Organisations have also drawn lessons from the experience of the May 2021 conflict.

“It was the first big crisis where there was a proliferation of social media and the response from the community [then] was that they didn’t feel prepared. They didn’t have the tools to have their voice heard,” said Mendoza.

But from the work done over the past couple of years, organisations are better prepared, she feels. The Board, for example, has been publishing guidance on its website for teachers and students in non-Jewish schools, as well as for people in the workplace who may be affected by the fallout from the terrorist attacks and the war.

However, fresh challenges have arisen. “One thing we are having to do this time which we have not really had to do previously,” Rich said, “is to put out messaging on a regular basis about false rumours that are circulating online or in WhatsApp groups about supposed attacks that haven’t happened or things that may have happened that weren’t antisemitic or directed at the community.” One such rumour was that Hamas supporters were threatening to knock on Jewish doors on Halloween.

Organisations have also had to  support British families or Israelis here who have been caught up in the crisis. One thing that Wegier was personally involved in during the first few days was helping to get “vulnerable British people out of Israel — elderly British people who were living in Israel but who wanted to be back in England with their children”.

As for contributing to Israel, Wegier said: “We have been pushing people to send money and not goods.”

Dealing with the crisis has put additional strain on staff. “Many of our teams in all the organisations are working 18 to 20 hour days,” Wegier said. “So we have done a lot of work with Jami and others just to make sure we are managing our staff properly. It is something I don’t think the community realises. It is also expensive.”

Mendoza said: “The first 10 days was something I’ve never experienced in my entire life. Adrenaline like I’ve never experienced — I was unable to sleep because of it.”

Fundraising organisations are trying to galvanise extra support. Magen David Adom UK has an ambitious target of $15 million (around £12.4 million) for its emergency appeal.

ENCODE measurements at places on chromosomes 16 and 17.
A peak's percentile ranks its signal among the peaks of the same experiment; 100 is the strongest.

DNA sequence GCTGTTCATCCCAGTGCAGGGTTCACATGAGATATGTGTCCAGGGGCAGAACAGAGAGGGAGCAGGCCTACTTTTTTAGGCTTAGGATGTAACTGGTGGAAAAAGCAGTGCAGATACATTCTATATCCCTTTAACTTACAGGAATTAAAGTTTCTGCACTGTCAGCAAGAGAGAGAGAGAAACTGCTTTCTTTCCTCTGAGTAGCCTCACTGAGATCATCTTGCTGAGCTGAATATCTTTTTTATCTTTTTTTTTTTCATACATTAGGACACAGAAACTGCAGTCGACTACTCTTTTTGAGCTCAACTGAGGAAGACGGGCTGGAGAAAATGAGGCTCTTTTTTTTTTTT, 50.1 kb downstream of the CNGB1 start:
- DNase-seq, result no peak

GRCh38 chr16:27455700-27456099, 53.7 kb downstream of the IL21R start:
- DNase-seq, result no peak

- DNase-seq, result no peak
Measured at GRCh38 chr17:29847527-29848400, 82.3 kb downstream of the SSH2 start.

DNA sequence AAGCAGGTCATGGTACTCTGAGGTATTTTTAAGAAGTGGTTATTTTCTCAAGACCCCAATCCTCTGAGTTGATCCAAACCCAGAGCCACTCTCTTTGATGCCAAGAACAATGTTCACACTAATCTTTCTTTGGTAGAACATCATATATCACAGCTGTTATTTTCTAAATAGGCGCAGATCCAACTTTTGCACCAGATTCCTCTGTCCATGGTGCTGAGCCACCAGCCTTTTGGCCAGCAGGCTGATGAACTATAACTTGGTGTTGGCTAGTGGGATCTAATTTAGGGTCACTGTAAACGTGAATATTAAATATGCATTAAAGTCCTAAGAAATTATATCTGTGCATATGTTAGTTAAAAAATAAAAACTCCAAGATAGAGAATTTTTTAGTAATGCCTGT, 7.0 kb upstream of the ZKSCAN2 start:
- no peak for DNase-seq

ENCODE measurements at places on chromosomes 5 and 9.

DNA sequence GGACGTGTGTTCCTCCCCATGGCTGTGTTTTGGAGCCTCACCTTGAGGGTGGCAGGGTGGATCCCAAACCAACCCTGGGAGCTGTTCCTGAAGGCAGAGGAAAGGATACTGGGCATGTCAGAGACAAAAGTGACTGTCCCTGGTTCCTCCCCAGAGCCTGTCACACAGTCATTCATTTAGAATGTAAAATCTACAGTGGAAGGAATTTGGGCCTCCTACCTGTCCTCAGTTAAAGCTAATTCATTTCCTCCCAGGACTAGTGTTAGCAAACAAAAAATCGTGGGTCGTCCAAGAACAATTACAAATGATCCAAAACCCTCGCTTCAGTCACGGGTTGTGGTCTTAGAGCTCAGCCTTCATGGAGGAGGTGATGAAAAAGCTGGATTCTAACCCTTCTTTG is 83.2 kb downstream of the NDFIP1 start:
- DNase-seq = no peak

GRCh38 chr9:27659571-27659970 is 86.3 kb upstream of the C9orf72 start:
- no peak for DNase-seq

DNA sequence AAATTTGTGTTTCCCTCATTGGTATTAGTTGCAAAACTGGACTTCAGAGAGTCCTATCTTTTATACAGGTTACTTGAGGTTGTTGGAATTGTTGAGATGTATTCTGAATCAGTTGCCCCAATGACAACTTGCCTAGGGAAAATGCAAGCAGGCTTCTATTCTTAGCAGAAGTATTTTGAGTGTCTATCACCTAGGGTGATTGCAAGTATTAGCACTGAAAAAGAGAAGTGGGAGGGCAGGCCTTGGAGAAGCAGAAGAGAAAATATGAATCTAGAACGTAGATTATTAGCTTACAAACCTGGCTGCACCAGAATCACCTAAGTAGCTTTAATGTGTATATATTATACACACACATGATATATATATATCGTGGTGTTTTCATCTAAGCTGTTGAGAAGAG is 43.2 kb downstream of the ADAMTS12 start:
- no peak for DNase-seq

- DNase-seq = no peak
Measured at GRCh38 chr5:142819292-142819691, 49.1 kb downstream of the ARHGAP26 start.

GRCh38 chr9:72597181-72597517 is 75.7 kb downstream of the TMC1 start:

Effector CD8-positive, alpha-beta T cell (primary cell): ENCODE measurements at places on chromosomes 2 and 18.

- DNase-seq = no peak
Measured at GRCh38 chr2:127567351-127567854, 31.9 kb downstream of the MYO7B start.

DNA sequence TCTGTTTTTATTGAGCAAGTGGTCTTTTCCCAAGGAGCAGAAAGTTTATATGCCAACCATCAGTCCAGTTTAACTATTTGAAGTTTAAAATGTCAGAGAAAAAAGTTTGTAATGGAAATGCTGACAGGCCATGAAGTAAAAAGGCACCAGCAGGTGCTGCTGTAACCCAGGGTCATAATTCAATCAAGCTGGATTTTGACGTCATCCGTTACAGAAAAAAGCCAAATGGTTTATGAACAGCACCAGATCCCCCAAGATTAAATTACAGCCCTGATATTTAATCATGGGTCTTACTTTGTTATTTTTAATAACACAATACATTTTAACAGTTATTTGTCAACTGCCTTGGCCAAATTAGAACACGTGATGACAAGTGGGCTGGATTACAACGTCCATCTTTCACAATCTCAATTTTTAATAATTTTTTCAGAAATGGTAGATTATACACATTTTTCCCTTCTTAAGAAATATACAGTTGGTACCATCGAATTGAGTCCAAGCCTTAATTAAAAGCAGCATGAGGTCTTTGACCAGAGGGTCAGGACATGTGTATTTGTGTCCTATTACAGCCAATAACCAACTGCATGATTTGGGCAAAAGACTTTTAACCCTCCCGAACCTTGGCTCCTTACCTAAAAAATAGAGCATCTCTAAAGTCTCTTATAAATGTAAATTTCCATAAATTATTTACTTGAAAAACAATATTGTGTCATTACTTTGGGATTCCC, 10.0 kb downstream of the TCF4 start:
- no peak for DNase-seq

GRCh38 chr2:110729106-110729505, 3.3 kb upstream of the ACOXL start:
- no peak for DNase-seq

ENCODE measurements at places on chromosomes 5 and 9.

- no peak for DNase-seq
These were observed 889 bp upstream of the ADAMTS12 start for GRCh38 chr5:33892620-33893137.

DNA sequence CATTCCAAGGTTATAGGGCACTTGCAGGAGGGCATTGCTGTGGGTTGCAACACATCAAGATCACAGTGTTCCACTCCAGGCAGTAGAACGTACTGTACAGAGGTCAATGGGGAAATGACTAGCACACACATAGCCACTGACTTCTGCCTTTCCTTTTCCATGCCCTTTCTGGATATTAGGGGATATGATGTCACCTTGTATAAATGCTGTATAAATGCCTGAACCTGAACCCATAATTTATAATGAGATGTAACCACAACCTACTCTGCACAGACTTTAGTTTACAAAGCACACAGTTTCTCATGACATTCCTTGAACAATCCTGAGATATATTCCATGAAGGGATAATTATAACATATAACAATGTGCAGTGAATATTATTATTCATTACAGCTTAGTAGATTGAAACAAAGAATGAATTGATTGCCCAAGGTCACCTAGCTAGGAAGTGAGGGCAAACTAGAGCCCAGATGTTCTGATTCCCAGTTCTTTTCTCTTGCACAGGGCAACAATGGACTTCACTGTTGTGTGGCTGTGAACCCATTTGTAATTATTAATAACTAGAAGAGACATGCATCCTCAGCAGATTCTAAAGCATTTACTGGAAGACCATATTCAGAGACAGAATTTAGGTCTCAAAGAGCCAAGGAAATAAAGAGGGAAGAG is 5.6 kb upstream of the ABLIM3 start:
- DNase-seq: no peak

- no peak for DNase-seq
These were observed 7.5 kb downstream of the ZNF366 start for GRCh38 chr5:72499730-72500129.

As soon as Simchat Torah ended, UJIA launched a special campaign too. “Rallying support from the British Jewish community for Israelis in a time of crisis is in UJIA’s DNA,” said chief executive Mandie Winston. “We know British Jews want to help — our job is to give them a reliable, trustworthy vehicle with which to do that.”

The response has been “incredible”, she said. “The number of people who have volunteered, hit the phones and written emails, organised events and done whatever they can to raise money has been amazing. Our community stands shoulder to shoulder with Israel. 

“But this is just the start. The communities that were targeted by Hamas will be affected by what they’ve been through forever and we, as a community, will need to be there for them.”

Some 200,000 Israelis have been displaced and won’t be home for months, she said. “They will need ongoing support, including trauma relief, day camps and, at the moment, food.”

UJIA has also been working with PaJeS, the Jewish schools’ network, and the Union of Jewish Students to help young displaced Israelis who are in the UK. But while the crisis has meant “all hands on deck”, UJIA still has to prepare for next summer’s Israel tours and camps. “So it’s not business as usual, but we are not losing sight of our other responsibilities,” Winston said.

Beyond the practical support, there is an additional responsibility for diaspora Jews, she said. “When our chairman, Louise Jacobs, visited Israel and met with survivors of the attack, their plea to her was for our community to be a voice for them. They don’t want their neighbours, their friends and their families — their beautiful communities — to ever be forgotten. 

“Now is the time to come together as one people and let them know that their pain is our shared pain, and we stand with them today and forever.”